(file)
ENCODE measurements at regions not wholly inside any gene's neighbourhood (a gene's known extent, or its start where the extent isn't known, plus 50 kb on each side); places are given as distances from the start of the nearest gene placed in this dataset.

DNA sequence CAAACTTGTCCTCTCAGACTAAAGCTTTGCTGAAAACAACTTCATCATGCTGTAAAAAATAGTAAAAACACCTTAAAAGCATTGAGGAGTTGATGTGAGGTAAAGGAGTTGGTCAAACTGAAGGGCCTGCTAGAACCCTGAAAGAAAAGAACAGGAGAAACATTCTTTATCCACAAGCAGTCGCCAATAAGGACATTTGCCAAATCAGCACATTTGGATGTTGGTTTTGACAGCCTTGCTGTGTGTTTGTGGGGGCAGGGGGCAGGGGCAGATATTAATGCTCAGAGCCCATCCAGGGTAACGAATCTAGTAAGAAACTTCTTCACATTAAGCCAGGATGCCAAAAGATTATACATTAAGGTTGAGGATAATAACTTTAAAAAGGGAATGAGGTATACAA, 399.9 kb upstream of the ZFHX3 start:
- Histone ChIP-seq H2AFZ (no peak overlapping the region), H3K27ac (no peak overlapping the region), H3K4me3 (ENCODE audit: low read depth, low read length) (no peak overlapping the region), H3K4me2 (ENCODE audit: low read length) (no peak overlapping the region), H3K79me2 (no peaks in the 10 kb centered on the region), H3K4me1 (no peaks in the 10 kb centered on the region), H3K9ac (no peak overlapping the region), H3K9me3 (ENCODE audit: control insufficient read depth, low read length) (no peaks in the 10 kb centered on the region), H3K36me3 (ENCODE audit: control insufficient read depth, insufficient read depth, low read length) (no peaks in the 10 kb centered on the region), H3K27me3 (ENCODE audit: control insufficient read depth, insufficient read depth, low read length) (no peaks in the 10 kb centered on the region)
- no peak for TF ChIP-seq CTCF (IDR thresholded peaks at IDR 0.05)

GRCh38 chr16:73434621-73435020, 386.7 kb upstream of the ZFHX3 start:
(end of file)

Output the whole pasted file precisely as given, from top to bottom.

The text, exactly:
ENCODE measurements at regions not wholly inside any gene's neighbourhood (a gene's known extent, or its start where the extent isn't known, plus 50 kb on each side); places are given as distances from the start of the nearest gene placed in this dataset.

DNA sequence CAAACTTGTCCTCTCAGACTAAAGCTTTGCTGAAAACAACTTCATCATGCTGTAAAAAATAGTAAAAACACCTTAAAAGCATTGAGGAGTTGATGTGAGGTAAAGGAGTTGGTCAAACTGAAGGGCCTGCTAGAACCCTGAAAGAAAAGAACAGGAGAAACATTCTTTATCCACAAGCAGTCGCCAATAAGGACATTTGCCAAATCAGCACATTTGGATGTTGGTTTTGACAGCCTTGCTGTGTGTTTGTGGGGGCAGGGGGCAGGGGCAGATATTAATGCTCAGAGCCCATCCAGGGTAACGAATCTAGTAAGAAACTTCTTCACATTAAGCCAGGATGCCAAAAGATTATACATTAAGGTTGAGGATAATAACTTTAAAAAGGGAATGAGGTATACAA, 399.9 kb upstream of the ZFHX3 start:
- Histone ChIP-seq H2AFZ (no peak overlapping the region), H3K27ac (no peak overlapping the region), H3K4me3 (ENCODE audit: low read depth, low read length) (no peak overlapping the region), H3K4me2 (ENCODE audit: low read length) (no peak overlapping the region), H3K79me2 (no peaks in the 10 kb centered on the region), H3K4me1 (no peaks in the 10 kb centered on the region), H3K9ac (no peak overlapping the region), H3K9me3 (ENCODE audit: control insufficient read depth, low read length) (no peaks in the 10 kb centered on the region), H3K36me3 (ENCODE audit: control insufficient read depth, insufficient read depth, low read length) (no peaks in the 10 kb centered on the region), H3K27me3 (ENCODE audit: control insufficient read depth, insufficient read depth, low read length) (no peaks in the 10 kb centered on the region)
- no peak for TF ChIP-seq CTCF (IDR thresholded peaks at IDR 0.05)

GRCh38 chr16:73434621-73435020, 386.7 kb upstream of the ZFHX3 start: